4.2018

Zion Nat'l Park, Columbine

busy professional

HeartMatters and Man on the Go

I’ve been following Chris Brogan for about a year; Chris, through his company New Marketing Labs, works with large and mid-sized companies to improve online business communications like marketing and PR through the use of social software, community platforms, and other emerging web and mobile technologies. A colleague recommended that I follow Chris to glean strategies that would support my growing business. I have in fact integrated quite a lot of the valuable and relevant information imparted in his blog and video posts, have been directed to other savvy professionals that he has mentioned in his posts, and have perused some of the books he suggests. Chris’s message of building community by offering yourself and your particular area of expertise to others, willingly and genuinely, resonates with me. So I jumped at the chance to build my community alongside Chris, when I read about the introduction of his latest venture, Man on the Go–a travel advice and information website for the traveling professional (although the information applies to anyone that travels…).

I contacted Chris, created my first ever video, calling it Healthy Travel Tips for the Man on the Go, and loaded it to YouTube. He posted it yesterday on the Man on the Go website, and hey, I’m off and running. I’m excited that we’ll be collaborating to share an important message. Via the manonthego.com website, I will be sharing weekly healthy travel tips about eating well, staying physically active, and eliciting the relaxation response–all in the context of business travel–so that taking good care of your physical and emotional health is simply a routine aspect of every day.

When the busy professional optimizes his or her personal health and well-being, there is a noticeable enhancement of business success. Taking care of YOU on a personal level leads to professional accomplishment and prosperity.

Now that’s a undeniable ROI.

Eat Well, Plan Ahead, Nourish Your Body and Mind

The demanding schedule of the busy professional may not include foods that support optimal health. Eating well does not take an excessive amount of time and can be realistically incorporated into even the busiest calendar.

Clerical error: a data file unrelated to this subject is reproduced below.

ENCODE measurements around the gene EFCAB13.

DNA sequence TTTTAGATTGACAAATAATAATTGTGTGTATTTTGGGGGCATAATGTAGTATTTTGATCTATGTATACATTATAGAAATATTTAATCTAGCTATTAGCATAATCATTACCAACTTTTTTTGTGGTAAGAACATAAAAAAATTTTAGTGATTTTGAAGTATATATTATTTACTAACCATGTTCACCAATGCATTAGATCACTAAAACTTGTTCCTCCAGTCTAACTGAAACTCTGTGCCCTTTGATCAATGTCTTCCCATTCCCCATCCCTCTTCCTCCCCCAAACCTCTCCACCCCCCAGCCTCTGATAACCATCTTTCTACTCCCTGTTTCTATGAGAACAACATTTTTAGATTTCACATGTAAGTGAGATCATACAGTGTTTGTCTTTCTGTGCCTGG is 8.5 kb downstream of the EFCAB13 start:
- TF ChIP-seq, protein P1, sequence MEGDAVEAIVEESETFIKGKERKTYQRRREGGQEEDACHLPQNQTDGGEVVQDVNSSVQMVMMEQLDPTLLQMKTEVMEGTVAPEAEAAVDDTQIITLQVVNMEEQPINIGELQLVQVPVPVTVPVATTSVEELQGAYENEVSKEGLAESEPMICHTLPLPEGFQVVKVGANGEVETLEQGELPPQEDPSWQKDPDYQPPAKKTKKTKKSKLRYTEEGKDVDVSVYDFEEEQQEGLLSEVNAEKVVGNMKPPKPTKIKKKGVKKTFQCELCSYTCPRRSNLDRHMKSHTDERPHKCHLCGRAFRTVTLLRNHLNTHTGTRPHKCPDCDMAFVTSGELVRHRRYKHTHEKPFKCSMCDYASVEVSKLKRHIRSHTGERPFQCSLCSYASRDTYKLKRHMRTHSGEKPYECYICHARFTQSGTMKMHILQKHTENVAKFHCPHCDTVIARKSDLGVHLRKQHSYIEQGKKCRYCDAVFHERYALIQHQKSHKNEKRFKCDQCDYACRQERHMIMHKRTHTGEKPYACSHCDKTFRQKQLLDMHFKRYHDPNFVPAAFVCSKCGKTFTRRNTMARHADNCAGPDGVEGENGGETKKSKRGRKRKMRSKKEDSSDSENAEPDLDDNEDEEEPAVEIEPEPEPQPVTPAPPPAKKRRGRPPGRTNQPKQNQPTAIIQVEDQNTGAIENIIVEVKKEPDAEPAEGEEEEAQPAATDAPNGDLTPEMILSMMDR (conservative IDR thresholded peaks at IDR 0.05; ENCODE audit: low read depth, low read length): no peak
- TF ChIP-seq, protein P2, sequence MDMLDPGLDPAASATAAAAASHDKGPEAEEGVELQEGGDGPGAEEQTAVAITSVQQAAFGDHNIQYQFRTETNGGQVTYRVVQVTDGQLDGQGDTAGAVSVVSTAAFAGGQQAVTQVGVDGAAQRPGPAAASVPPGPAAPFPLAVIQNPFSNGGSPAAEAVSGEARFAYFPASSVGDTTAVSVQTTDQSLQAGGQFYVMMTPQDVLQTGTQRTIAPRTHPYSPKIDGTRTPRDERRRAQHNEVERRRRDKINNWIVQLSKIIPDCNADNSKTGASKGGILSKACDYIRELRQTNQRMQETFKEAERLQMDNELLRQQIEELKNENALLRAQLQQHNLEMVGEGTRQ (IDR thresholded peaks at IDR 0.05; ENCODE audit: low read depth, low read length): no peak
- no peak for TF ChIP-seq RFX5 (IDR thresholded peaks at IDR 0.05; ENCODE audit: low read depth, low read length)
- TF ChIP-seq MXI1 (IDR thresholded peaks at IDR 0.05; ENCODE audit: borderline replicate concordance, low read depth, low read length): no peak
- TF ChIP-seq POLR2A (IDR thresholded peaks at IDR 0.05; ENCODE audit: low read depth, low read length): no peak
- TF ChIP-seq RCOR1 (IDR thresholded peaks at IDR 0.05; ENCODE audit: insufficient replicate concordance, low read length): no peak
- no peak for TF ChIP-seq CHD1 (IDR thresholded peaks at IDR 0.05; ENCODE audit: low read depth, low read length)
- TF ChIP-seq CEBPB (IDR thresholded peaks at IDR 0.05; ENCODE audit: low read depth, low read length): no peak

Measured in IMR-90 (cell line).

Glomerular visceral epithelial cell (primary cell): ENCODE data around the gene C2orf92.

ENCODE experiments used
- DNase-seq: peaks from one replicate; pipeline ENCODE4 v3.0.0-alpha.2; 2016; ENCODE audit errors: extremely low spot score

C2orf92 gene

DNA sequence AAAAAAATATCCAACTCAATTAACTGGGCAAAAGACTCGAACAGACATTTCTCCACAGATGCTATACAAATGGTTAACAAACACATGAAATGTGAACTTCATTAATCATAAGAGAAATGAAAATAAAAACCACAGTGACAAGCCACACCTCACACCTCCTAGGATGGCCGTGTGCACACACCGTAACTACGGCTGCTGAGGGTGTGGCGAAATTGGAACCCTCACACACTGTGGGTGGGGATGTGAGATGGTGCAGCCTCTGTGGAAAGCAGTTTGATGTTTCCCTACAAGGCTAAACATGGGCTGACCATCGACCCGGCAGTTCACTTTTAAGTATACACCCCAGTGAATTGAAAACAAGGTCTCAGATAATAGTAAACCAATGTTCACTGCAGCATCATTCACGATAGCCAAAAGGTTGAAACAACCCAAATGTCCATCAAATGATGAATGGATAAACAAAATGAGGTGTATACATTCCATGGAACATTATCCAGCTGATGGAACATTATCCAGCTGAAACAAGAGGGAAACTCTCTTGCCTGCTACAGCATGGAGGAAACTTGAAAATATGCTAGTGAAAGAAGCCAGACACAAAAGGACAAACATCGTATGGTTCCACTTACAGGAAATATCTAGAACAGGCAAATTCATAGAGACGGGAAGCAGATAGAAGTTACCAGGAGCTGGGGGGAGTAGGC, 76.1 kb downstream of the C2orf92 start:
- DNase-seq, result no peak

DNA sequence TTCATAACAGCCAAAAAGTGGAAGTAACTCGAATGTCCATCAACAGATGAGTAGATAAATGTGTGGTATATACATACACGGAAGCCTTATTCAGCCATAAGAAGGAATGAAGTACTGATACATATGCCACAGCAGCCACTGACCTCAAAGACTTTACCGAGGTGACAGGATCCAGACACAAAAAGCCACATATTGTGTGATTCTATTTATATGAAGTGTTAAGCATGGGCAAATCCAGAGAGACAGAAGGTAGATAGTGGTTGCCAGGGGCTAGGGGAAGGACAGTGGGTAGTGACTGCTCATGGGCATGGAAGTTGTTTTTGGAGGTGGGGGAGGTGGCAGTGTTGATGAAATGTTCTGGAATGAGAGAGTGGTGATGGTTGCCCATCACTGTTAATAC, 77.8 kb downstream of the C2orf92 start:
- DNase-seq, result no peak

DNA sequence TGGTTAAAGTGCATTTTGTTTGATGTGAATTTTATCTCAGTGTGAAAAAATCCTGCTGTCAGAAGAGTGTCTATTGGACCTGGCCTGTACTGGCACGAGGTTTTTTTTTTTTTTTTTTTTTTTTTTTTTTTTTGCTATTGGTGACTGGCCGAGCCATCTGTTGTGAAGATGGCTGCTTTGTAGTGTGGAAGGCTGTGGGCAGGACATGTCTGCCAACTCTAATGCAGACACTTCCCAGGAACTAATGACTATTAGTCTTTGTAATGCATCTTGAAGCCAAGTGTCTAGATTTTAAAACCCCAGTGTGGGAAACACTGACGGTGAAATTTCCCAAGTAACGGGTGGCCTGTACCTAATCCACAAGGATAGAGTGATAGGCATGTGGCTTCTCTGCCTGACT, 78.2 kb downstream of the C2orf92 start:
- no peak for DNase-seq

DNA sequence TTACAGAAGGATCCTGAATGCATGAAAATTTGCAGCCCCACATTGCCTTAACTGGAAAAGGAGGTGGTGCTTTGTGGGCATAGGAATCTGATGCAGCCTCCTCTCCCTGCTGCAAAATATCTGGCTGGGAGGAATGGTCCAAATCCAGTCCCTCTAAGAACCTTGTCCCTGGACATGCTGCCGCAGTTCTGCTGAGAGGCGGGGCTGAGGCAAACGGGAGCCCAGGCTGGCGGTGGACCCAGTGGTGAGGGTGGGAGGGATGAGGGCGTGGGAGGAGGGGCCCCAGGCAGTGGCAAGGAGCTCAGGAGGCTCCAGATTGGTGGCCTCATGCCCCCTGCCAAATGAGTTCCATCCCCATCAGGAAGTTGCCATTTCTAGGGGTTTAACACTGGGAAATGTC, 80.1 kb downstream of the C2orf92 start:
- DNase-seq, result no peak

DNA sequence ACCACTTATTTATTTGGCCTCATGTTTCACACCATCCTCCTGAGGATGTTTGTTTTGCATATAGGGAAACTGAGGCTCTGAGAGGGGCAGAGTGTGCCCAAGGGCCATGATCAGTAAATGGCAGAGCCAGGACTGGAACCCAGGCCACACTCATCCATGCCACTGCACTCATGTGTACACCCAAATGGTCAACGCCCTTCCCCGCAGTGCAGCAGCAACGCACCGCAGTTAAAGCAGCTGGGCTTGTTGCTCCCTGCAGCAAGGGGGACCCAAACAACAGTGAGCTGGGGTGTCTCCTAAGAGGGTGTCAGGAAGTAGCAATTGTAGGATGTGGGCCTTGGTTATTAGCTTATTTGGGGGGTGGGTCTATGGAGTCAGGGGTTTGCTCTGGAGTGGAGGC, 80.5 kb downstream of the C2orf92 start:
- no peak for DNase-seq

Real food nourishes the body and the mind, benefiting physical and emotional health and well-being. Processed and fast foods do not support optimal health and are associated with an increased risk for diabetes, coronary disease, and cancer—just the opposite of real foods. Planning ahead to increase your access to real food takes about an hour per week and is a totally worthwhile endeavor!

Begin in the grocery store. If you are not already doing so, stock up on whole foods, which are real foods that have not been processed in a laboratory.  Real food does not have high fructose corn syrup, partially hydrogenated oils or food coloring added. If the food contains grains, they are whole grains as opposed to refined grains. Knock yourself out on fresh fruit and veggies, bring home new grains such as quinoa or barley and unusual beans like cannelloni or garbanzo, and consider feta cheese, pine nuts, red peppers and eggplant… Give yourself at least 4 weeks of subtle change in your grocery store purchases to become familiar and comfortable with the unlimited possibilities!

Next, identify a time during the week that you can set aside one hour. Dial in your favorite classical music station. Now the preparation begins.  Put up a pot of boiling water for the grain of the week, and another for the beans or legumes.  A disclaimer here: I am a big fan of canned beans—they are easy to use, there is a huge variety to choose from, and they can be purchased with low salt or no salt content. Slice the peppers and eggplant, brush with garlic infused olive oil, and broil for a few minutes on each side. You can broil all sorts of veggies using this method, by the way; zucchini, asparagus, cauliflower, potatoes, carrots, beets, and many more! After the veggies have cooled, place them into a storage container where they will last several days in the fridge. Store the cooked grains and/or beans the same way.

You are ready to move on to raw vegetables.  Chop up broccoli, cauliflower, purple and green cabbage, carrots, and celery; wash, dry, and tear up good quality lettuce, arugula and spinach (or buy it bagged and pre-washed). All of this can be stored in the fridge and at a moment’s notice can be thrown together for a salad or a stir fry.  Add a chicken breast, sliced tempeh, or piece of grilled ahi, and you’ve got a yummy and healthy lunch or dinner!

"There aren't many people with your combination of medical expertise and caring for the whole person. Your incremental approach to helping me develop better health habits really works. I never feel judged and always feel encouraged and cared about. Thank you!"
---S.R., Nevada County

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